Local communities that are worst affected by suicide are being given funding to develop suicide prevention and reduction schemes, with the West Midlands region receiving cash for the healthcare partnership covering Coventry and Warwickshire: Better Health, Better Care, Better Value.
The investment, announced last week by Department for Health and Social Care (DHSC), Public Health England (PHE), and NHS England marks the start of a three year programme worth £25 million, that will reach the whole country by 2021. It forms part of the government’s commitment to reduce suicides in England by 10% by 2021 and will support the zero suicide ambition for mental health inpatients announced by Secretary of State Jeremy Hunt in January of this year.
Currently one person every 90 minutes dies by suicide in the UK and approximately two thirds of these are not in contact with mental health services. The number of suicides in the West Midlands region (2014-16) is equal to a rate of 10.0 per head of population, slightly above the 9.9 rate for England. However Warwickshire has the highest rate in the region, at 12.2 per 100,000 people, with the rate for male suicides at 19.0 – significantly above the national figure of 15.3 and the highest rate for the region. Meanwhile the rate of female suicides in both Coventry (5.0) and Warwickshire (5.6) is higher than the England average of 4.8 per 100,000 people.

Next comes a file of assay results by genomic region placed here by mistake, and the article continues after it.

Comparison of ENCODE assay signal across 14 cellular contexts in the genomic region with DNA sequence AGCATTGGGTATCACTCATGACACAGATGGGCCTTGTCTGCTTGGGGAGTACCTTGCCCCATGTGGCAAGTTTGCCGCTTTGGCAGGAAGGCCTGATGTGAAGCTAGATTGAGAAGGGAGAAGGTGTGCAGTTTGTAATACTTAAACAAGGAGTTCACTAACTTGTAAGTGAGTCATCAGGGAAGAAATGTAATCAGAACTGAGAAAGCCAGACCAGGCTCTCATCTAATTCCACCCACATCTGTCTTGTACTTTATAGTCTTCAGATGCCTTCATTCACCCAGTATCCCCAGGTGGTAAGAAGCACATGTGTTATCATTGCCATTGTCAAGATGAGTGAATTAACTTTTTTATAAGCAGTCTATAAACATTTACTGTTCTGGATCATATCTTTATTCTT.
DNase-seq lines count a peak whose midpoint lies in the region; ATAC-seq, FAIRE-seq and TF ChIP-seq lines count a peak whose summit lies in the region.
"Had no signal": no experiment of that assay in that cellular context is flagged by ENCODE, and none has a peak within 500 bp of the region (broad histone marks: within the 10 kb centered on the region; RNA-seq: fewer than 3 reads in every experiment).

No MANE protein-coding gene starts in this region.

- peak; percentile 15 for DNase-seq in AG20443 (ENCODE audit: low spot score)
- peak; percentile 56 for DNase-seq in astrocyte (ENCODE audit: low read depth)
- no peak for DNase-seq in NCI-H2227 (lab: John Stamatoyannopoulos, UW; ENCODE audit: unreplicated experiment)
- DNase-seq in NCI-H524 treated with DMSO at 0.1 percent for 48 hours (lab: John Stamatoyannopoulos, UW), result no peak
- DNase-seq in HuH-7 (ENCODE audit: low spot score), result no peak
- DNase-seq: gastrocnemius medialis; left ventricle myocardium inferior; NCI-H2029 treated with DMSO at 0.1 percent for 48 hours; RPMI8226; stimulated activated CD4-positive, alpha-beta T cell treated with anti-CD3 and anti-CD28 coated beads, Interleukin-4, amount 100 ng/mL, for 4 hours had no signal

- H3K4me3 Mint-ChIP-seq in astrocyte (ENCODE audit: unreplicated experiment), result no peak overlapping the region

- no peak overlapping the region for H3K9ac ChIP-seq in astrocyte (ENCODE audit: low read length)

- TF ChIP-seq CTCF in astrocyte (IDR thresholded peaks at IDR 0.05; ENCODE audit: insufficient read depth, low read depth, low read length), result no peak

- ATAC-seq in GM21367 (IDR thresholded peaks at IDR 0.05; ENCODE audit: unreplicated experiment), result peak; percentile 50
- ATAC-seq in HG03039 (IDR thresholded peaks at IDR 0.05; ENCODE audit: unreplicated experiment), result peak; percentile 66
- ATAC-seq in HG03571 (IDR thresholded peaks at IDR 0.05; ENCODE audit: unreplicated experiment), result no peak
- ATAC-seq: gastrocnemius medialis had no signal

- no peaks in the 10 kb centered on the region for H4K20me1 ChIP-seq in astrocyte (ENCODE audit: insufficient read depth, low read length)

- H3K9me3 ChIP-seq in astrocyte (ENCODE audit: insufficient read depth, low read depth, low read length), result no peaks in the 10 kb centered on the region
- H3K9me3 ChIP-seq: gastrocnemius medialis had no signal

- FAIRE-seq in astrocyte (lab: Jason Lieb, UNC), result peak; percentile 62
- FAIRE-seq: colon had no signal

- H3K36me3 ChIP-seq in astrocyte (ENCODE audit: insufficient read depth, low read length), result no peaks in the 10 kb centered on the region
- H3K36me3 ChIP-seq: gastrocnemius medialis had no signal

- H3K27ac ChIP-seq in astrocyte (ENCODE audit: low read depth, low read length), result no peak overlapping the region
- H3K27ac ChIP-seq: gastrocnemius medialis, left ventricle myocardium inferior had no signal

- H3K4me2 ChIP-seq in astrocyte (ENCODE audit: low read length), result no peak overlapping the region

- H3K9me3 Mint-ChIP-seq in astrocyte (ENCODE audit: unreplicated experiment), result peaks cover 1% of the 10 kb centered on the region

The funding, which has been allocated to eight STPs (Sustainability and Transformation Partnerships) with a high level of need, will help to ensure people know high quality confidential help is available within their community. It will include targeted prevention campaigns for men, psychological support for people with financial difficulties, better care after discharge, and improved self-harm services for all ages.
Paul Sanderson, PHE West Midlands Health and Wellbeing programme lead for mental health, said: “High rates of suicide among middle-aged men indicate their reluctance to seek help in tough times. Planned investment for Coventry and Warwickshire will compliment established local area prevention plans; helping to reduce the stigma associated with suicide and encourage middle-aged men to reach out to access support in times of crisis.”
Sharon Binyon, Medical Director of Coventry and Warwickshire Partnership NHS Trust and Mental Health Lead for Coventry and Warwickshire Health and Social Care Partnership, said: “We are delighted to have secured this funding which will help us build on existing plans with our partners in local authorities in Coventry and Warwickshire. A key element of our focus will be men who are experiencing mental health issues and we will further develop our existing suicide prevention campaign ‘It Takes Balls to Talk’. In addition, we aim to deliver new evidence based mental health awareness and suicide prevention training in our communities. This will run alongside developing a network of champions to drive our ambition towards zero suicide.”